I work as a product area lead which means that I lead a team of 25 engineers and product managers. I started out as a consultant, working as a project manager with Spotify’s ERP-system and basically followed the journey Spotify was on and evolved from project management to product management. I have a background in management consulting which has been very useful working with financial systems and business processes.

I’m a junior in college and very interested on starting my career as a PM (P.s. I love Spotify). Do you have any suggestions? Book recommendation? Any moves you’ll do before starting the career?

Personally, I think experience and solving a real problem is the best way to learn. I would recommend start product managing a product ( i.e. find some engineers and build a product or ask if you could help out PMing an app that you like). That way you could apply theory in practice right away.

As a Graduate Student, competing against the MBAs, what should I focus on to build a stronger or at par profile?

I think it’s good to have some formal education in product management or product design, but many managers are also looking for people with strong domain knowledge so I would probably try to find experience in the area/domain that interests you and try to get practical experience.

You might be interested in Product School’s Product Management Certificate.

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I work in a very small startup where everything product related is on me, so I don’t have a mentor. I read, attend 1-2 meetups/week, etc… yet I don’t feel I have any kind of feedback loop.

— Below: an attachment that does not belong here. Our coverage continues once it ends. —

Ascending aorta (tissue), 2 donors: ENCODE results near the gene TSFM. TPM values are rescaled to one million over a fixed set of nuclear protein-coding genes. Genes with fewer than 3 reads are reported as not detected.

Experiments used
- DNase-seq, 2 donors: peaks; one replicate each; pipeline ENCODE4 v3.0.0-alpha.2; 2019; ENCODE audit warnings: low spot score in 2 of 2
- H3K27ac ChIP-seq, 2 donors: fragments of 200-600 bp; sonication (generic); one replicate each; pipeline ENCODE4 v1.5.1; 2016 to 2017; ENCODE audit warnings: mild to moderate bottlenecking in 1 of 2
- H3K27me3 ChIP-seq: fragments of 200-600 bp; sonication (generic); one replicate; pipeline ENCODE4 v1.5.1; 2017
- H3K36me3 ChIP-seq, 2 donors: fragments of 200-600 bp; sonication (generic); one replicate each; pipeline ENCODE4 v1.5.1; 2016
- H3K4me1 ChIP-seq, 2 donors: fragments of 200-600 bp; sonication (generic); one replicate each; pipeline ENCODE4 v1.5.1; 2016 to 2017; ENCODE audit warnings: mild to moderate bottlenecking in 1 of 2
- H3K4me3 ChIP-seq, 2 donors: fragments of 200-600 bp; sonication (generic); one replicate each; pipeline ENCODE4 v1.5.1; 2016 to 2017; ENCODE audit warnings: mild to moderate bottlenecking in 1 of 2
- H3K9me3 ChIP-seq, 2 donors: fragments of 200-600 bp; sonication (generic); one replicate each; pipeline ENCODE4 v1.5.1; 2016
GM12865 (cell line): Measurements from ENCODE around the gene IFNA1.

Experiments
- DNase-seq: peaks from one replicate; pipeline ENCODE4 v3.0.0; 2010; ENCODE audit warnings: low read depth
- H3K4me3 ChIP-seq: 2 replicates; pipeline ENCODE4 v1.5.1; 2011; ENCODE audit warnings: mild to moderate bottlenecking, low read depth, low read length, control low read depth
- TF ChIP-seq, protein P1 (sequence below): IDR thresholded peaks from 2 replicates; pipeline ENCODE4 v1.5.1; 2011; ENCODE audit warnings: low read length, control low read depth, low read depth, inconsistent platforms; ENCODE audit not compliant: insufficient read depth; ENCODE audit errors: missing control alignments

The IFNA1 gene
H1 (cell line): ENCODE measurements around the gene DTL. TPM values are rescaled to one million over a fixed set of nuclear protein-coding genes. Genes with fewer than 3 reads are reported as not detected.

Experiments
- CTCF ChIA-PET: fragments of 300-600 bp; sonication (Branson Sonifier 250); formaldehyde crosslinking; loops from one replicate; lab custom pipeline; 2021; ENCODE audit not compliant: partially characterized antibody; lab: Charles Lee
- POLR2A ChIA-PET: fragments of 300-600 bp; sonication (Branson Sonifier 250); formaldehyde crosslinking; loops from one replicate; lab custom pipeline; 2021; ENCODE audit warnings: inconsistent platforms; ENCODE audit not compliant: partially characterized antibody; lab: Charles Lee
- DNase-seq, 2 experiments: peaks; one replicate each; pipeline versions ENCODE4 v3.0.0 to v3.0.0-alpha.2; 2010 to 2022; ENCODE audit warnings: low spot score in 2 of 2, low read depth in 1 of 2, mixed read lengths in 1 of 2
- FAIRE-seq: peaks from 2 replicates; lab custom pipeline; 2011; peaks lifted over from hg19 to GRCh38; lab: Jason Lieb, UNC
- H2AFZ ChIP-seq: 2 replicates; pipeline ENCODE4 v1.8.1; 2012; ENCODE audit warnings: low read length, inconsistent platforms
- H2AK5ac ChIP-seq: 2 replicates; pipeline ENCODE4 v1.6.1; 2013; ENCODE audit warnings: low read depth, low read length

I’d love to find a mentor somewhere, what are your thoughts? Secondly, what resources did you find most helpful to get yourself up to speed?

My personal belief is that it’s hard to find just one product mentor since people have different skills and experiences so I would try to find many mentors to get different viewpoints. Also, in my experience, there is an overload of material around agile & product management so it’s difficult to filter through what is useful and what’s not. During my first years as a product manager, I found it hard to find agile coaches and material that was focused on product management for internal products so I found that the advice I got wasn’t 100% applicable for my situation.

In general, I think it’s very important to take the time to reflect upon what happened frequently (i.e. what did I do? what was the result? What worked/didn’t work?). In addition, I found it helpful to try to get advice on very specific problems (like how do I know what I’m building is the right thing, or how can I get the engineers to understand my vision, etc)

For aspiring PMs, I urge you to spend a lot of time and effort understanding your customer and their problems. I see a lot of PMs fail in this step.

Did you miss this event? Check out our events page to sign up for the next #AskMeAnything session!